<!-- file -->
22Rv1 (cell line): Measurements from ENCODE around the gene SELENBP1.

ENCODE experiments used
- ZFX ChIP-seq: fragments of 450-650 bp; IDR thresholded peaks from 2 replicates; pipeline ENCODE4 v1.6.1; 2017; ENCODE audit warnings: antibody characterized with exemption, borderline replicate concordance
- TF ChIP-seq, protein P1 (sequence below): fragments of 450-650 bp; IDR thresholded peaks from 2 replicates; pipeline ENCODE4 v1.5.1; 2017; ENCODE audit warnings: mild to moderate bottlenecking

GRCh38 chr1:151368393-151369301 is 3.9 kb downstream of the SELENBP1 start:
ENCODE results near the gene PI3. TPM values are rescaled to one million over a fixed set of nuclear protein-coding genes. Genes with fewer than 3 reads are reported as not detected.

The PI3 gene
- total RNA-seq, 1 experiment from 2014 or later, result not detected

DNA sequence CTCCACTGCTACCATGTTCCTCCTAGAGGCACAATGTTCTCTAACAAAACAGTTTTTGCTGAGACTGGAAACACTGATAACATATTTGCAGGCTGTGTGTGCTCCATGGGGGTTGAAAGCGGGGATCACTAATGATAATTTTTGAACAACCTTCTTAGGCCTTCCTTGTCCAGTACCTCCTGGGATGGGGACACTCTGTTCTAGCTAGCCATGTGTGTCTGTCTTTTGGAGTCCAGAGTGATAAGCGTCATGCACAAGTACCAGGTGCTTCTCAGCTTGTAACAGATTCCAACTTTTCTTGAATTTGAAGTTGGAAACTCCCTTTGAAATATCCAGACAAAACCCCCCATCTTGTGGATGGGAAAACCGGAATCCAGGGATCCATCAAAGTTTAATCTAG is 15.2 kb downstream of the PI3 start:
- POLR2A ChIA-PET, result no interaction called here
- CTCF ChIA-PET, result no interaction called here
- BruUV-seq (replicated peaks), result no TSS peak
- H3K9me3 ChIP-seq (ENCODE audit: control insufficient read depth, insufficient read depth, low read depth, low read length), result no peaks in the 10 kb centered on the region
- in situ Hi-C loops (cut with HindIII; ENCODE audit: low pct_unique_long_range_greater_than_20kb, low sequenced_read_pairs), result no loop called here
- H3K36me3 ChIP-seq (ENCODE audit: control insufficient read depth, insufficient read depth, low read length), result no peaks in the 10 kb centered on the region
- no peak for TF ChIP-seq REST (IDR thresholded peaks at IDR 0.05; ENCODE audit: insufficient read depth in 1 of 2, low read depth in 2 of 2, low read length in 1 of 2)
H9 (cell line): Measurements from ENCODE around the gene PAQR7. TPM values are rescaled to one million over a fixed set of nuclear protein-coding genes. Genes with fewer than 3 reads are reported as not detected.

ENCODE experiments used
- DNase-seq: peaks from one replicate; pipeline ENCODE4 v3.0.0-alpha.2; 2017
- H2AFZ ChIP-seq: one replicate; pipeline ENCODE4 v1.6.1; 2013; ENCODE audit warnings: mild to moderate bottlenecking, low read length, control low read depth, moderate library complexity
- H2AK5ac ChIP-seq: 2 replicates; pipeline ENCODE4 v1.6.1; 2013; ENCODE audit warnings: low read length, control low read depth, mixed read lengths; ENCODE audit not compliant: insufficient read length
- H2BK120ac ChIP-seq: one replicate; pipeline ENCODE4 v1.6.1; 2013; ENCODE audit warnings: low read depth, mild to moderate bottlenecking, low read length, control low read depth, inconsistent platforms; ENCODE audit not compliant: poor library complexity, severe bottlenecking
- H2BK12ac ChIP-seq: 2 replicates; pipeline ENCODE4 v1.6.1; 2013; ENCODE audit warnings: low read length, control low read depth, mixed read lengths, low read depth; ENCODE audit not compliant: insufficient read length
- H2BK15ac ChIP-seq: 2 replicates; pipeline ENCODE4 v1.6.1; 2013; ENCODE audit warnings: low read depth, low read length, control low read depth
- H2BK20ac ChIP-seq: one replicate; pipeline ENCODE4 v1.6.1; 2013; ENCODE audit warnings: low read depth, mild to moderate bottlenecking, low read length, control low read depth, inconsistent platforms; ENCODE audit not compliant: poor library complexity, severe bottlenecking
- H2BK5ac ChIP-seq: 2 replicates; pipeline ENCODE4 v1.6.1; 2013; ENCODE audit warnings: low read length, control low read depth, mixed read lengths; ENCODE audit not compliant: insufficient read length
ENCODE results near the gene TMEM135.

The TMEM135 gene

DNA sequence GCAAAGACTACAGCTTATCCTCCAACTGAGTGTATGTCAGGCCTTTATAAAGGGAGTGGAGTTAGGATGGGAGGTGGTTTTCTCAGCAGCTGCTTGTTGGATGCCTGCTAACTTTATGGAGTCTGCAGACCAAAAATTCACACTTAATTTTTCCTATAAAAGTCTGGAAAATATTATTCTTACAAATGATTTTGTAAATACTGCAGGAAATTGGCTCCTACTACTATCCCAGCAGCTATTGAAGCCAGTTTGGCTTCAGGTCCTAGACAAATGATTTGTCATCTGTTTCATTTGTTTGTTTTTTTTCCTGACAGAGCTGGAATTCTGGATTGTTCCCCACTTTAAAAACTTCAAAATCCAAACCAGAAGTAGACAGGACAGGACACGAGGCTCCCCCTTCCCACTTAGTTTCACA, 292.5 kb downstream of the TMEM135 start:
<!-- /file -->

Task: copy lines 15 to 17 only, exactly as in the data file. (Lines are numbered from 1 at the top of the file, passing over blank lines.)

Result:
- H3K36me3 ChIP-seq (ENCODE audit: control insufficient read depth, insufficient read depth, low read length), result no peaks in the 10 kb centered on the region
- no peak for TF ChIP-seq REST (IDR thresholded peaks at IDR 0.05; ENCODE audit: insufficient read depth in 1 of 2, low read depth in 2 of 2, low read length in 1 of 2)
H9 (cell line): Measurements from ENCODE around the gene PAQR7. TPM values are rescaled to one million over a fixed set of nuclear protein-coding genes. Genes with fewer than 3 reads are reported as not detected.